Based on our observation that midi-GAGR attenuated neurite atrophy caused by free reactive radicals, we speculated that midi-GAGR might protect neurons from the death caused by free radical insults. Thus, we examined the extent to which midi-GAGR protects the primary culture of rodent cortical neurons from 4HNE and H2O2. In addition to the radicals, we tested amyloid β peptide (Aβ42) because Aβ42 peptide is a major causative factor that causes oxidative stress and neuron death [90, 91]. We treated mouse cortical neurons (E17, DIV5) with 10 μM 4HNE (24 h), 50 μM H2O2 (24 h), or 2 μM Aβ42 peptide (48 h) after the treatment of the neurons with vehicle (H2O), midi-GAGR (1 μM), dextran (1 μM), alginate (1 μM), LA-GAGR (0.1 μM), or HA-GAGR (0.01 μM) for 24 h. The concentrations of 4HNE, H2O2, and Aβ42 peptide were chosen according to their patho-physiological concentrations [89, 92–95]. The concentrations of LA-GAGR and HA-GAGR were chosen because, within the same volume, the total numbers of sugar units in the polysaccharides at the concentrations are close to that of 1 μM midi-GAGR. The viability of neurons was assessed using LIVE/DEAD® Viability/Cytotoxicity Assay Kit in which membrane-permeant calcein AM is cleaved by esterase in live cells, thus yielding green fluorescence, and membrane-impermeant ethidium homodimer-1 stains the nucleic acids of plasma membrane-compromised cells with red fluorescence. We counted the numbers of green (live) and red (dead) neurons in each condition using Metamorph. Although the intensities of green fluorescent signals in neurons treated with either free radicals or Aβ42 peptide were weak, we included the neurons in our counting. About 8–9% of vehicle-treated neurons died during the process of live/dead cell assay (Figs 3A and 4). Upon exposure to 10 μM 4HNE, ~26% of mouse cortical neurons died (Figs 3B and 4A) while pre-treatment with 1 μM midi-GAGR (Fig 3C) and 0.1 μM LA-GAGR reduced neuron death to 14% and 10%, respectively (Fig 4A). HA-GAGR and alginate also reduced the percent of neuron death caused by 4HNE while dextran did not (Fig 4A). Exposure to 50 μM H2O2 caused neuron death in ~25% of cortical neurons that were pre-treated with vehicle (Figs 3D and 4B). Pre-treatment with either alginate or dextran did not reduce H2O2-caused neuron death (Fig 4B). Conversely, pre-treatment with midi-GAGR (Fig 3E), LA-GAGR, or HA-GAGR reduced neuronal death to ~13% (Fig 4B). These results suggest that midi-GAGR, LA-GAGR, and HA-GAGR can protect rodent cortical neurons from both H2O2 and 4HNE while dextran and alginate cannot.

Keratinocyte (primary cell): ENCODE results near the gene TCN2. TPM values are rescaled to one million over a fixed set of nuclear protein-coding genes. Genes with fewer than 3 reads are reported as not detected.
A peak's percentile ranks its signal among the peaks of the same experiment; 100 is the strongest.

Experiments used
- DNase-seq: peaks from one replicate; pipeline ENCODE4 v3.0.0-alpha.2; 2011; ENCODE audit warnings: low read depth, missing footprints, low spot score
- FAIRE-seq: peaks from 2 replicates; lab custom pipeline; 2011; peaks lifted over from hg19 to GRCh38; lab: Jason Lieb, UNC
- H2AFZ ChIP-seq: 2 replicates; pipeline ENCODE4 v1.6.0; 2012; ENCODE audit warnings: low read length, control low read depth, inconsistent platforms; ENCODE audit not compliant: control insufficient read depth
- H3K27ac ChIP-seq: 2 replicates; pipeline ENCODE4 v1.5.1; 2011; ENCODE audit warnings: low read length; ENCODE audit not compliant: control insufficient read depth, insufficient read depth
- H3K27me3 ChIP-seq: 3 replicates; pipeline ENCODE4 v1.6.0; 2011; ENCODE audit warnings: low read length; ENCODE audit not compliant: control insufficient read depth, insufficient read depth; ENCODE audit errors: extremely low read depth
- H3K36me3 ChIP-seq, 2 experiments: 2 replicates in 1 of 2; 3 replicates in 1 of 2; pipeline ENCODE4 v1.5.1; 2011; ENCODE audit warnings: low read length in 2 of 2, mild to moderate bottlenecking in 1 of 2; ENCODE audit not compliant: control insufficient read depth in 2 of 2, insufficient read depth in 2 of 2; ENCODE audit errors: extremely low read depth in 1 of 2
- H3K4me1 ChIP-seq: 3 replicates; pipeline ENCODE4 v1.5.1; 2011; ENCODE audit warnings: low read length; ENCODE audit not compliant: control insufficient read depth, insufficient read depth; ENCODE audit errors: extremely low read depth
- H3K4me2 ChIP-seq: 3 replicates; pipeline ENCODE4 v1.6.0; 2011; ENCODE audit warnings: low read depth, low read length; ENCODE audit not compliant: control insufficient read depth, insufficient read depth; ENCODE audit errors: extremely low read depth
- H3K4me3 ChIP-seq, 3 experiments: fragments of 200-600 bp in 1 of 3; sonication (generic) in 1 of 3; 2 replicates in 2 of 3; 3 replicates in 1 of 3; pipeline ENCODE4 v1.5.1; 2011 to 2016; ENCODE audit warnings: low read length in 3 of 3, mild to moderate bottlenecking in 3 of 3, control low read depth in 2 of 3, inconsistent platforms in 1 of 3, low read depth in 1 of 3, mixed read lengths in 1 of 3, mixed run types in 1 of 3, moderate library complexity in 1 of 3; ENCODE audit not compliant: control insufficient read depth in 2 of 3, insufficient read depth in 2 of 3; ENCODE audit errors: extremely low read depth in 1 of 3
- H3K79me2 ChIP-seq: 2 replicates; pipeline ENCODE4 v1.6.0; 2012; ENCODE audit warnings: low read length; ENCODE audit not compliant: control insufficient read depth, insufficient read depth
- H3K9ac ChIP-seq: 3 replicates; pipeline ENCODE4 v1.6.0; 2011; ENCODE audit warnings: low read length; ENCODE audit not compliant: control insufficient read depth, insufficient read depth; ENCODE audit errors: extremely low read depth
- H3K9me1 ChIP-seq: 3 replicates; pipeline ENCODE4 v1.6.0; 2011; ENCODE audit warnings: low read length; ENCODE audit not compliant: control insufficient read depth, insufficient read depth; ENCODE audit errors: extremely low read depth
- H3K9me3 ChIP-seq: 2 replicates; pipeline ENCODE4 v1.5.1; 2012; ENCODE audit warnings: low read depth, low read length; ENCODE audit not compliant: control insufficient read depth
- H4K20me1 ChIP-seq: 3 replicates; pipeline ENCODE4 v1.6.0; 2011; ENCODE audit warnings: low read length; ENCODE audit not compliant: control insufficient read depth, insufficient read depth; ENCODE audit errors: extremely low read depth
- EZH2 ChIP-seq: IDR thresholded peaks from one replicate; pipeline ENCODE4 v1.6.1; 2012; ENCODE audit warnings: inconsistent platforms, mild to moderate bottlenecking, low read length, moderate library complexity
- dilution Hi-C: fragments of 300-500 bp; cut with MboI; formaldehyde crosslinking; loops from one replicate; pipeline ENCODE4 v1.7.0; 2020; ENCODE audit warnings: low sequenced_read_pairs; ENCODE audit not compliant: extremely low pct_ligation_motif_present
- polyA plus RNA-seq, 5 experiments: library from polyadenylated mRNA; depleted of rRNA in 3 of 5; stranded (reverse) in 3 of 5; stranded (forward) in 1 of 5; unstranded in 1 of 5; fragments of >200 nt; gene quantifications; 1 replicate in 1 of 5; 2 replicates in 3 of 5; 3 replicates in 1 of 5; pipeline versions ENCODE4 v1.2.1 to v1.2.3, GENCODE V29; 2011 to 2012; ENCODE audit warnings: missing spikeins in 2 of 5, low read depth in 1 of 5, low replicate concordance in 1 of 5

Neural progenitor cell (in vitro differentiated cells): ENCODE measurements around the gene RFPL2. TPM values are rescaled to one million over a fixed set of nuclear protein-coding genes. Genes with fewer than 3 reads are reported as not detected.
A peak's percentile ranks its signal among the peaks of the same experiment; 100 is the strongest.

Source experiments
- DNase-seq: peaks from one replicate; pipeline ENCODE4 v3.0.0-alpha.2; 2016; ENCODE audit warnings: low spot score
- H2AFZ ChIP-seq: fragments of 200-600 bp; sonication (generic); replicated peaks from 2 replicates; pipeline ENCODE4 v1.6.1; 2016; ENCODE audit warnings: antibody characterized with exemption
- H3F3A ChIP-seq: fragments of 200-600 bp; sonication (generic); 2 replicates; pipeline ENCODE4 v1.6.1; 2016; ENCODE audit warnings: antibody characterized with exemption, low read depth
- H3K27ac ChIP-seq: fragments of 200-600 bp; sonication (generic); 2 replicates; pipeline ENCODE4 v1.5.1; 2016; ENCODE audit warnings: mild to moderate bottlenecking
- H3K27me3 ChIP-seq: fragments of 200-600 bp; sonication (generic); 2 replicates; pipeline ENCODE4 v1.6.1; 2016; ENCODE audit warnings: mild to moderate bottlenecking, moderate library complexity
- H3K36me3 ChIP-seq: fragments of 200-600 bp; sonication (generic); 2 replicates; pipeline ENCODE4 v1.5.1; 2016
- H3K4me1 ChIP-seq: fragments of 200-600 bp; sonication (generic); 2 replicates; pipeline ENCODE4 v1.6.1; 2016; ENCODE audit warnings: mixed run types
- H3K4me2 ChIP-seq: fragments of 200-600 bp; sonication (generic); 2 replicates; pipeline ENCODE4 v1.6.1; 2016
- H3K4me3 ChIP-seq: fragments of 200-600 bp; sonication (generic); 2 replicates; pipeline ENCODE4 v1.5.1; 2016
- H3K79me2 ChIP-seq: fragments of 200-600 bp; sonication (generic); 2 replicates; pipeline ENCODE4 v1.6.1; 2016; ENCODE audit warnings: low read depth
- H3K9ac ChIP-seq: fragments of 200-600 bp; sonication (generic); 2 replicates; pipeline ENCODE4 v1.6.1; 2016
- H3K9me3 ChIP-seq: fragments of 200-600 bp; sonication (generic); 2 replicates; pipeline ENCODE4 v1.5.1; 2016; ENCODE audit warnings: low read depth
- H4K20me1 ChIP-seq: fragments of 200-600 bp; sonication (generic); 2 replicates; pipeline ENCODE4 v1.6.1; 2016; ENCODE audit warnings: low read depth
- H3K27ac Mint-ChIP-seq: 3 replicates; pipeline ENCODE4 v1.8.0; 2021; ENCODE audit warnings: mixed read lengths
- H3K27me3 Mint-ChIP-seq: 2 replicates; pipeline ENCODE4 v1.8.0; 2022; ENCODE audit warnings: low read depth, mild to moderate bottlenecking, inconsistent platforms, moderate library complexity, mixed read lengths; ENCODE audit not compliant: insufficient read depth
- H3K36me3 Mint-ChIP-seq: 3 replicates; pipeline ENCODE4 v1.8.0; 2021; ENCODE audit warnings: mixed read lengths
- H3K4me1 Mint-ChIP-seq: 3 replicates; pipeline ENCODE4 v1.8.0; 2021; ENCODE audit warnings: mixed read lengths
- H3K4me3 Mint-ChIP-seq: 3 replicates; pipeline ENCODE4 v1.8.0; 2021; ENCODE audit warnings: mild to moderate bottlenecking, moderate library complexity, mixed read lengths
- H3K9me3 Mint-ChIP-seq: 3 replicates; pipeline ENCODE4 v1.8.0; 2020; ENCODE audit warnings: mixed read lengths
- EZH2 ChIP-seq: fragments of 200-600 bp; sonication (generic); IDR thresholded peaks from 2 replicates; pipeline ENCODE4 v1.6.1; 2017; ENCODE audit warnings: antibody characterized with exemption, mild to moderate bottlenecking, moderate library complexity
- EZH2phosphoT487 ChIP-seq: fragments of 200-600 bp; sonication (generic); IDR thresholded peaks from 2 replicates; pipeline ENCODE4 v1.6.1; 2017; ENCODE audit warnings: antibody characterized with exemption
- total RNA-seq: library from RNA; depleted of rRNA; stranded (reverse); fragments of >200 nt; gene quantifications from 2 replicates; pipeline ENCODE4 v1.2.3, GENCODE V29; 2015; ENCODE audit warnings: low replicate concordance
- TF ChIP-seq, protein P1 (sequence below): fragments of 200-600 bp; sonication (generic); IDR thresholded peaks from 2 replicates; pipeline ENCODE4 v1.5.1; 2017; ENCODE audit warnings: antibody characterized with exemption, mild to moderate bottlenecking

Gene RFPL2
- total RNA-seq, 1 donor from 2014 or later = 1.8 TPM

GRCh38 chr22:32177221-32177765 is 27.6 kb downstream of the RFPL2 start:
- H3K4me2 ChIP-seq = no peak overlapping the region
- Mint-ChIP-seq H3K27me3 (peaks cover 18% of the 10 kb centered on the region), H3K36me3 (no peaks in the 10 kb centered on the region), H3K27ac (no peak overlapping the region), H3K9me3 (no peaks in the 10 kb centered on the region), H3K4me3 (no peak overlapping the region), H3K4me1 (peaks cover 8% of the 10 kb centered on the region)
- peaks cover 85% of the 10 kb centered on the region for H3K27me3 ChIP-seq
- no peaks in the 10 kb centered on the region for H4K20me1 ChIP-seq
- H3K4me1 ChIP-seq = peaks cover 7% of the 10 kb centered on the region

(A-G) Mouse cortical neurons at DIV5 were pre-treated with H2O (vehicle), 1 μM midi-GAGR, 0.1 μM LA-GAGR, 0.01 μM HA-GAGR, 1 μM alginate or 1 μM dextran followed by incubation with vehicle, 10 μM 4HNE, or 50 μM H2O2 for 24 h or 2 μM Aβ42 for 48 h. After the treatment, neurons were processed for live/dead assay using calcein AM and ethidium homodimer-I. The representative images of H2O (A), 4HNE alone (B), 4HNE + midi-GAGR (C), H2O2 alone (D), H2O2 + midi-GAGR (E), Aβ42 alone (F), and Aβ42 + midi-GAGR (G). Live cells were labeled as green and dead cells as red. Scale bar = 100 μm. Insets show the magnified images of individual neurons. Inset scale bar = 50 μm.